Most of the women I talk to don’t have a clear idea what will happen to their bodies post menopause. Sometimes they (wrongly) fear the worst, often they buy into a cliché, but most of all — they just aren’t getting good medical information.
Unfortunately, this doesn’t surprise me. Most doctors barely address the issues and concerns of post-menopause, often inferring that women can relax because “the worst is over.”
So let’s zero in on what you should expect, what you need to know, and how you can take advantage of all that menopause has to offer.
Those hot flashes will stop — right?
If you think all your symptoms will go away once you’re fully in menopause (meaning one full year without a period), you’re only partially right. In the first stages of post-menopause, hormones are often still fluctuating as your body adjusts to its new estrogen normal. You’ll eventually have less estrogen, but you’ll still have some for a while.
Conventional medicine suggests that women with hot flashes (up to 80% of menopausal women), will only be bothered by them for 6-24 months total and then those hot flashes will ease up in post-menopause. Not so fast. For many women, this just isn’t the case.
Hot flashes that start before menopause actually tend to last a long time: up to 7 to 11 years for many women. However, a fair number of women don’t get hot flashes until much later, in post-menopause. For them, hot flashes and night sweats can last about 3 ½ years. While that’s not exactly “easing up,” it’s accurate information that can help a woman know what possibilities she should plan for.
What about hormonal migraine headaches after menopause?
Hormonal migraines are so closely tied to the monthly cycle that premenopausal women can often predict when they’ll have one. For these headache sufferers, migraines can get worse as they get closer to menopause, sometimes increasing in frequency by as much as 60%. A decrease in estrogen is considered a common migraine trigger.
But for some migraine sufferers, there’s good news as hormones begin to settle down post-menopause. Hormonal migraines can become less frequent, or even go away completely, in the years after the last period. Though slightly less miserable tension headaches can replace migraines in some women, they’re not necessarily related to hormones anymore.
Some women get migraines for the first time in post-menopause and women who’ve had hysterectomies seem to have it even worse. The research continues to confirm that while headaches overall are a uniquely personal symptom, hormonal changes are at least part of the problem.
Post-menopausal vaginal dryness
As a symptom, post-menopausal vaginal dryness is ridiculously common, and can throw women for a loop. As estrogen wanes, vaginal tissues will change. They can thin and become irritated to the point of being painful, especially during intercourse, which is a pretty big bummer.
The women who cope best with vaginal dryness are those who quickly accept the fact that they need (and want!) to use lubrication for sex and just to be comfortable. They go natural and try out different lubes, or experiment with aloe vera gel or food-based oils (sweet almond or coconut are top picks) until they find one they like to use regularly, even when they’re not having sex.
Some women with severe vaginal dryness need to resort to one of the newer generation of hormone applications, but I suggest trying other methods first. And remember that just having sex, or engaging in a little fun self-stimulation, can help keep your vaginal tissues healthier and moister.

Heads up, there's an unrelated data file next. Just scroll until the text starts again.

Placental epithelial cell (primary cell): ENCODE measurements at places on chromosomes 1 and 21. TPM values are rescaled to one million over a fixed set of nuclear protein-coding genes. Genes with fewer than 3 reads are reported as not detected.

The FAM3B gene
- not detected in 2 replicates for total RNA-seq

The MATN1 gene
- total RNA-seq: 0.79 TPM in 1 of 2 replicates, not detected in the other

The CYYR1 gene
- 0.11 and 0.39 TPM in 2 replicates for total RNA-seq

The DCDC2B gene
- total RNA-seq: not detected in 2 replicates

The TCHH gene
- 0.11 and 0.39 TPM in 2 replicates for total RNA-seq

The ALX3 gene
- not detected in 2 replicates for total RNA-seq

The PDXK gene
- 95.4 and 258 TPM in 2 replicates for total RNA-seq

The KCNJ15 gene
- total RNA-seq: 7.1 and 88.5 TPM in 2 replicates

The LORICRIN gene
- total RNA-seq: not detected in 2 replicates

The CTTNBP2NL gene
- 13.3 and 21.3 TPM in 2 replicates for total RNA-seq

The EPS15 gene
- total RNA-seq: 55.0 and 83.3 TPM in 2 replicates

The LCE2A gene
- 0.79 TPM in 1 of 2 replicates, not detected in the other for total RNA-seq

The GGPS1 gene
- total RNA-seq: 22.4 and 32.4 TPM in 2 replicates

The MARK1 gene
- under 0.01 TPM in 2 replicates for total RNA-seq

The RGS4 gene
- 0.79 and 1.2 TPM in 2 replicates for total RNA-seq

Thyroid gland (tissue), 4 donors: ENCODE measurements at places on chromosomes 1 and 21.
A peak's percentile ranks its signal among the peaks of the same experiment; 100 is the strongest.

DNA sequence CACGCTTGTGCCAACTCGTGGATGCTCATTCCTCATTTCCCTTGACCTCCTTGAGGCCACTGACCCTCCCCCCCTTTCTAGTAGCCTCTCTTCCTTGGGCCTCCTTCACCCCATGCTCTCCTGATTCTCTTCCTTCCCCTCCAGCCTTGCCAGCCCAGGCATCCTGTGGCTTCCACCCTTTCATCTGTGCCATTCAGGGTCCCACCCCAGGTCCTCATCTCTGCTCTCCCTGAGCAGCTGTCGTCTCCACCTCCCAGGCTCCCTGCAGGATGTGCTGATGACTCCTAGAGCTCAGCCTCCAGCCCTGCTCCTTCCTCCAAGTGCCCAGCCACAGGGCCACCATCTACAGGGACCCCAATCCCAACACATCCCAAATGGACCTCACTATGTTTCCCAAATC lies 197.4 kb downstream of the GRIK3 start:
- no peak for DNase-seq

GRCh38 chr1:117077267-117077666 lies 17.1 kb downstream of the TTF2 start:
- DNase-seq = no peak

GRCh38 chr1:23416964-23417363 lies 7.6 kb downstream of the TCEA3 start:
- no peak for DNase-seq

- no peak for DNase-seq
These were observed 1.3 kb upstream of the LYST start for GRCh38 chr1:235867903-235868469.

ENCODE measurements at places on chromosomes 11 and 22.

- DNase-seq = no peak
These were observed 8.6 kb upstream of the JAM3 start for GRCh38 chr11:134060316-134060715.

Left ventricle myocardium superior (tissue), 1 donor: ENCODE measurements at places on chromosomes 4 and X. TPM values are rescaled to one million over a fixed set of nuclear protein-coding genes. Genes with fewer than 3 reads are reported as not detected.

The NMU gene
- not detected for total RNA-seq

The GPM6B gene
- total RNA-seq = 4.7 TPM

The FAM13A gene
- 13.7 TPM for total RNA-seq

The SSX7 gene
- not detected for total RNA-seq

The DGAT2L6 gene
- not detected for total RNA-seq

While we’re on the subject of sex in post-menopause…
Vaginal dryness aside, your libido can go into hiding after menopause. Lots of women (and their partners) assume this is an emotional issue, but there are plenty of physical reasons for this. If you don’t want to have sex anyway, this will be less of an issue for you.
But having sex is good for your health, whether you have a partner or not. Drops in estrogen and testosterone don’t just shrink your sex drive — they can even change how it feels to be touched. This can slow down the initial stage of sex, i.e., arousal, making it less satisfying.
Your sexual response may change in post-menopause but I am here to tell you: change is okay! It can even lead to bigger and better sexual enjoyment, and if you have a partner, it can be fun to experiment with new ways of relating. Just give yourself the time, and whatever else you need, to get turned on.
Listen to your body and schedule some solo sessions to discover what feels especially good to you now.
Be proactive about bone health — it will make you feel stronger
One big gift you can deliver to your body is to take extra care of your bones after menopause. They’re at tremendous risk for losing density and strength. Get enough vitamin D, eat antioxidant-rich foods and take extra key supporting minerals like calcium, magnesium, zinc and vitamin K7. Start yesterday, if you know what I mean.
And try like hell to get some regular exercise. Even if you feel a little achy and tired, push yourself to go for a bike ride or a walk, even if you’re just ambling. Yes, it’s good for your heart too, and gets your circulation moving oxygenated blood all over your body.
Physical movement is also good for your soul and your spirits and makes you feel younger and more alive. So make it a habit to walk right past the couch and out the door and go outside as often as you can.
Every woman in post-menopause has earned the right to feel good and have the energy to do what she wants every day. The more you take care of your body right now, the healthier and happier you’ll be throughout post-menopause.
- Nancy E. Avis, PhD; Sybil L. Crawford, PhD; Gail Greendale, MD; et al. Duration of Menopausal Vasomotor Symptoms Over the Menopause Transition. JAMA Intern Med. 2015;175(4):531-539. doi:10.1001/jamainternmed.2014.8063. Accessed 8.14.17.